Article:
Standard
Chronic Pain

Tylenol, the New Mood Elevator?

http://pss.sagepub.com/content/early/2013/04/23/0956797612464786.full.pdf+html

It has long been known that Acetaminophen (Tylenol) treats pain. I give it to my daughter when she has a fever, or pain that is too much to bear. It is mixed into pills containing opioids in order to improve the pain relieving qualities of those drugs and it is known to have opiate sparing properties. That is, it relieves pain even when a stronger pain reliever is also being used.

Not all pain comes from the body. When you injure yourself, your brain and spinal cord go through changes that amplify your pain. This has some advantages for survival.  If you break your arm, the brain will make your pain feel more intense to encourage you to rest and let the broken bones knit. Acetaminophen will also relieve this type of pain and help prevent this amplification from occurring. It is a well established pain reliever.

In the study above, researchers found that acetaminophen doesn’t just ease physical pain. It eases psychic pain.  People who were given the drug before being exposed to emotional stress handled it more easily than those who weren’t given acetaminophen.  Pain doesn’t just come from the body; it also comes from the brain. The suffering that we feel is directly linked to the pain we feel. Things that ease suffering will ease pain and vice versa. It doesn’t have to just be a pill.

Standard
Chronic Pain

Mood is Contagious

http://cpx.sagepub.com/content/early/2013/04/15/2167702613485075

I have discussed this topic in my book. It was noted by Paul Eckman that simply frowning all day left him feeling poorly. Dr. Eckman is well known for learning how to read faces. He spent his entire career describing what muscles were responsible for displaying a specific mood and conducted experiments in how to read mood by observing the expressions on someone’s face.  He and his colleagues noted that after spending a day displaying sadness on their faces, they actually felt sad. Simply expressing sadness on your face will change the way your brain is functioning.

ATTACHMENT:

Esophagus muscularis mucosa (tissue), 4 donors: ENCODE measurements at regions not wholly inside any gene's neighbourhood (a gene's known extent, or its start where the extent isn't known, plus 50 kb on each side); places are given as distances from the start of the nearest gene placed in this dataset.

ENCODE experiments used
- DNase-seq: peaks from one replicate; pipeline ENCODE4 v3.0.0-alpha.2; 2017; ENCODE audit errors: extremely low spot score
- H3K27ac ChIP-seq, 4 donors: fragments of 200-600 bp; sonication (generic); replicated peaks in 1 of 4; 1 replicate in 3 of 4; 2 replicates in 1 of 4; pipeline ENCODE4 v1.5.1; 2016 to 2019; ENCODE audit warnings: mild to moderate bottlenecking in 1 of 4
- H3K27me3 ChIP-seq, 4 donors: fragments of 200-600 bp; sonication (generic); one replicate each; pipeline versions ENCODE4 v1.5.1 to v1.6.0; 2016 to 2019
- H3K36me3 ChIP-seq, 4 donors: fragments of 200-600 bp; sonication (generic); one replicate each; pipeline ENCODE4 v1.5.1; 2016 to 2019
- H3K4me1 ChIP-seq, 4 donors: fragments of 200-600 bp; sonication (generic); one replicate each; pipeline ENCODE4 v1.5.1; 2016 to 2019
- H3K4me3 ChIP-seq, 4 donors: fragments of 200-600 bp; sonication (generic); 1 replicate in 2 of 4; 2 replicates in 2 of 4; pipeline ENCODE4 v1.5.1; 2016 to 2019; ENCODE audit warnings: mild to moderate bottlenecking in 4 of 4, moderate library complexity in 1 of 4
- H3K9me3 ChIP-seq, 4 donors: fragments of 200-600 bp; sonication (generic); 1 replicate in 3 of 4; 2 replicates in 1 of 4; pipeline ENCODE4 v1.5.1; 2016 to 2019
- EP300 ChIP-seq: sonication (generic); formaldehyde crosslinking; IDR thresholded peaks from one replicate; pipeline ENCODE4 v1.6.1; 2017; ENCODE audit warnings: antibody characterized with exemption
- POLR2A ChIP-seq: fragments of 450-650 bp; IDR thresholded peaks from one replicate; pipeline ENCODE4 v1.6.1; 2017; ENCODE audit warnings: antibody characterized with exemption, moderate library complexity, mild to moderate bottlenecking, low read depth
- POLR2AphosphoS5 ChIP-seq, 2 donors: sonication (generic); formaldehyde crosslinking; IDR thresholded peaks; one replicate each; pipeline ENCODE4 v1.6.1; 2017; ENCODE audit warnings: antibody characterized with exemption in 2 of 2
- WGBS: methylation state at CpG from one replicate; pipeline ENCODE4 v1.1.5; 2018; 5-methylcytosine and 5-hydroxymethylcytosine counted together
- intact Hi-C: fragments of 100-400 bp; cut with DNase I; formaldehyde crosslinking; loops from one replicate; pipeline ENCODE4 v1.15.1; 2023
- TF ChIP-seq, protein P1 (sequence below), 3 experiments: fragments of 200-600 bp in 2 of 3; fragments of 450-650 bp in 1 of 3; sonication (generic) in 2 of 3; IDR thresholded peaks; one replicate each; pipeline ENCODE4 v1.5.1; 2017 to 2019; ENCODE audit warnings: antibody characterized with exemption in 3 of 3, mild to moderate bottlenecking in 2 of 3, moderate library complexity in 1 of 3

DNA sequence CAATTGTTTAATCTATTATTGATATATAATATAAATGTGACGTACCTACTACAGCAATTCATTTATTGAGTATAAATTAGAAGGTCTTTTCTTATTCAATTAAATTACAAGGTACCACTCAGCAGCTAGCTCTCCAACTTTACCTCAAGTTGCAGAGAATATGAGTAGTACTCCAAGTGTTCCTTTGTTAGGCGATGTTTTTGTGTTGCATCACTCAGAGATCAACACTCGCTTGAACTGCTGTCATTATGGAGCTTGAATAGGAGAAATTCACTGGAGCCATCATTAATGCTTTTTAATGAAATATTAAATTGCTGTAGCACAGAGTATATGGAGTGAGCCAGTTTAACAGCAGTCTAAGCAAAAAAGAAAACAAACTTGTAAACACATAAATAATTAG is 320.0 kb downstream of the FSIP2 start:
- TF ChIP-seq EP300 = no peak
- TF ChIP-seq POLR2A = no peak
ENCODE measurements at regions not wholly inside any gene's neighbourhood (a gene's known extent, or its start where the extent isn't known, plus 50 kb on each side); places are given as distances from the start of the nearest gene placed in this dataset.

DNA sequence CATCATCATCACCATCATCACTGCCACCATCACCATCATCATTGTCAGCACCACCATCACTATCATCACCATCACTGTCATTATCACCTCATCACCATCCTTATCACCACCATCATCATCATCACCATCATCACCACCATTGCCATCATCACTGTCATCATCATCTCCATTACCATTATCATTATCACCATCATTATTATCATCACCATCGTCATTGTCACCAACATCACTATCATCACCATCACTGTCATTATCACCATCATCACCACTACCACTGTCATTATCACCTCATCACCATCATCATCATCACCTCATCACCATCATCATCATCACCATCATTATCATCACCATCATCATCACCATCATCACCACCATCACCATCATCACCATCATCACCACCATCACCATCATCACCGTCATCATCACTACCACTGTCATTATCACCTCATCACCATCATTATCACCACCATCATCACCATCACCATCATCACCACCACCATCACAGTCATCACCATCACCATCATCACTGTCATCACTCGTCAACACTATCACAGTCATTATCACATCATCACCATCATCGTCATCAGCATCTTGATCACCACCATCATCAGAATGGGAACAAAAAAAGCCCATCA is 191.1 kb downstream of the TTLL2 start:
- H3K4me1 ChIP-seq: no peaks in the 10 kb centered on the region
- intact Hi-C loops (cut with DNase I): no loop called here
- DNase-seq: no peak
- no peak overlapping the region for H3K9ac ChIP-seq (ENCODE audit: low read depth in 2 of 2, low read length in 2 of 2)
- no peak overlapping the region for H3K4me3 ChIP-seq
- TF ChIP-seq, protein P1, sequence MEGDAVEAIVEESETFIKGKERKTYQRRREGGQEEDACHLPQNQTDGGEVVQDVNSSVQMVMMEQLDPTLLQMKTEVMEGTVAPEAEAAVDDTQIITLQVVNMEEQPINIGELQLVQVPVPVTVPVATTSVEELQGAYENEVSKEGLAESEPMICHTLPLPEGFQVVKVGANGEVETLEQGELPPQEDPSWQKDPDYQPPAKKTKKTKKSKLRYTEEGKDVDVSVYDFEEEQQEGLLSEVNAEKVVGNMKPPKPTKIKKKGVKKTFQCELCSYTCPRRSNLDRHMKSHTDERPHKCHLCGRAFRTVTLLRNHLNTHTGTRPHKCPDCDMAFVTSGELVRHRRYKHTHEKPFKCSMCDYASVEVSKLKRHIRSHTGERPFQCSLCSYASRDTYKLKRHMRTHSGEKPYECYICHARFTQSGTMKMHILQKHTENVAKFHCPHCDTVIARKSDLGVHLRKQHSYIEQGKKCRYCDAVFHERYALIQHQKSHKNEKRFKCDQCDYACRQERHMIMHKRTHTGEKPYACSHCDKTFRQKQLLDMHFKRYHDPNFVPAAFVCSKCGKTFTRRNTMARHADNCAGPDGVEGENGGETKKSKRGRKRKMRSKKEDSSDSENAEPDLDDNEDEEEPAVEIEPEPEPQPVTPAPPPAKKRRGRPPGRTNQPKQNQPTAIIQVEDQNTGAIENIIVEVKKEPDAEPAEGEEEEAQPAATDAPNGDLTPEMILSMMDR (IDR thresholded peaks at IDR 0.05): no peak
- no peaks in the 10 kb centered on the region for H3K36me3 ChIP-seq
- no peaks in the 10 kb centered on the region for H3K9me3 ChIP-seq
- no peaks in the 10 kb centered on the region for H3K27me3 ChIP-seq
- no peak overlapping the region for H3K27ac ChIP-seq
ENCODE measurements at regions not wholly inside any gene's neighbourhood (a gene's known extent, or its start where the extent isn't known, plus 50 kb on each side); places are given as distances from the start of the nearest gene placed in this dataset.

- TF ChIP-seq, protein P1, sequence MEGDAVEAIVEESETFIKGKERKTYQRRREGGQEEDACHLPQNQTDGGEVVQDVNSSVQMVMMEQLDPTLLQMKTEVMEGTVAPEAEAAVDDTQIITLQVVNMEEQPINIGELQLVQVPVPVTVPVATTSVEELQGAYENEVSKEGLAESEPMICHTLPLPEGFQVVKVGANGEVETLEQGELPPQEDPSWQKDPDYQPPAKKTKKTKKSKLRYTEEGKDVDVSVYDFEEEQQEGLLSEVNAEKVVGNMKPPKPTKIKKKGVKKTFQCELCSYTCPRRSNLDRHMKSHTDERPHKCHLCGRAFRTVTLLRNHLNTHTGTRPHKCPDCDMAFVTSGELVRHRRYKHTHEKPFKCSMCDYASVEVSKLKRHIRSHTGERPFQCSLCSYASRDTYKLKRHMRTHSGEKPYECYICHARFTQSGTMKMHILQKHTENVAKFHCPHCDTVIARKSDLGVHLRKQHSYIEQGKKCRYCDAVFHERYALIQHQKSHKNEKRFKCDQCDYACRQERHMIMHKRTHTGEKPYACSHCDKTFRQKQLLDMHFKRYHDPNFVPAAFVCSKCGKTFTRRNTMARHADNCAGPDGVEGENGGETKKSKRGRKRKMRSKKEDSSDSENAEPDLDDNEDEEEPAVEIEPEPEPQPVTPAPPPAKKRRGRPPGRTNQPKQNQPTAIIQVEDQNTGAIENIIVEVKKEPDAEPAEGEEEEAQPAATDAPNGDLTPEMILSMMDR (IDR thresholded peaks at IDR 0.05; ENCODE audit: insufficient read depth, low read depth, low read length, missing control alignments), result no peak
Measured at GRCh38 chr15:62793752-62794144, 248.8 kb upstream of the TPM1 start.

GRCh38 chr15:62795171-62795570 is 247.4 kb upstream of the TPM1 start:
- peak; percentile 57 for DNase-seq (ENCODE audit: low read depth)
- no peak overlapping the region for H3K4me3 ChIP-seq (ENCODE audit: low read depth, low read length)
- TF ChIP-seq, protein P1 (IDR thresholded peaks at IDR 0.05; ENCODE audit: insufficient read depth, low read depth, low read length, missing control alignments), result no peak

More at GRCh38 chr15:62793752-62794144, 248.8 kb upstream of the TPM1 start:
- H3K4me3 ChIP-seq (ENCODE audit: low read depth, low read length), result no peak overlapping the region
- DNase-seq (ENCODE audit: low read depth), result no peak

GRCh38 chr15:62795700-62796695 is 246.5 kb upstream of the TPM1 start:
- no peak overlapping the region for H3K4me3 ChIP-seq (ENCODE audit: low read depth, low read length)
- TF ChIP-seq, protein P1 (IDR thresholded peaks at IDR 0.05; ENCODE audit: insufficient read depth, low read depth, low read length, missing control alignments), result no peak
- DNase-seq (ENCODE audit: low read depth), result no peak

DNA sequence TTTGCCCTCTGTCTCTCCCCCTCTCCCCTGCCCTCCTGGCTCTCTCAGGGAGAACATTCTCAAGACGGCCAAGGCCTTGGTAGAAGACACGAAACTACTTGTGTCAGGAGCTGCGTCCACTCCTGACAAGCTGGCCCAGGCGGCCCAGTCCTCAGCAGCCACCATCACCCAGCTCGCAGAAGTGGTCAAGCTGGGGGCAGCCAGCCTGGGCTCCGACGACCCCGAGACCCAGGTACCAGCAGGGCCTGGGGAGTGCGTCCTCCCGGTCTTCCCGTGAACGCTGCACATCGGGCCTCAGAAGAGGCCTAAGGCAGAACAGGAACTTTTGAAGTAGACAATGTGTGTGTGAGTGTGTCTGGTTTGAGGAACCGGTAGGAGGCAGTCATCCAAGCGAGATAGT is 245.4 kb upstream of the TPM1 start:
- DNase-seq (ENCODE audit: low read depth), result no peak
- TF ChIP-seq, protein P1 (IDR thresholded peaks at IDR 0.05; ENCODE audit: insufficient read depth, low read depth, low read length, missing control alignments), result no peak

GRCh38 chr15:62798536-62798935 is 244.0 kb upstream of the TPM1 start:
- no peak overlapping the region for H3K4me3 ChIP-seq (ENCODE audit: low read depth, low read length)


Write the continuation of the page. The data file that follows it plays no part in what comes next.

Similarly, it has been noted in the literature, and also in my book, that botulinum toxin type A (Botox) injected into facial muscles has the potential to blunt feelings.  Being unable to frown or smile, because of the botulinum toxin that was injected to reduce the appearance of wrinkles on the face, left subjects feeling blunted as well. Again a link between how we look and how we feel.

Now the authors of the study above find that living with someone who is depressed can make you feel depressed, especially if you are prone to moodiness yourself. So the old saying “smile and the world smiles with you, frown and you frown alone” isn’t completely true. It should read “smile and the world smiles with you, frown and you can make the world frown too.”

Just as it has been shown that frowning and looking sad can worsen your mood and being depressed can be contagious, the opposite is also true. If you smile, you will feel better and smiling is also contagious.

Standard
Chronic Pain

Seeing Pain

http://www.nejm.org/doi/pdf/10.1056/NEJMoa1204471

fMRI is a technique that allow us to see inside your mind. Other studies such as CT and MRI let us visualize anatomy.  They take a snapshot of what the brain looks like. fMRI, on the other hand, superimposes an image of which parts of the brain are metabolically active on the anatomy of the brain.  This technique allows us to see which parts of the brain are thinking.  Keep in mind that the brain is active in a lot of ways that we don’t realize. When you feel the joy of victory or the agony of defeat, many parts of the brain are active to create those feelings.

With fMRI, we are able to see the brain in action. We can see what parts of the brain are active and by controlling what the subject experiences, we are able to see what parts of the brain are responsible for what experience.

Up until very recently, when someone told me they were experiencing pain, I had no way to confirm or disprove it.  I had to take someone at their word. Unlike a symptom with a sign I can see-like a rash, there is nothing to look at when someone is having pain.  Sometimes there is a broken bone that accompanies the pain that I can point to as the cause, but very often, figuring out what is causing the pain is not so clear cut and often I am unable to find anything at all to explain the symptom. Things are becoming much clearer now. In the case of pain, I can pinch you to induce it, or shock you to cause pain and then look and see which parts of your brain are involved in the experience of pain you feel from my pinch, or electric shock. This study demonstrates that it is becoming very possible to see experimental pain as it is being experienced. Soon we will be able to see any pain, not just experimental pain. Finally we will have a test to determine not just where the pain is coming from, but how much pain you are actually experiencing.

Standard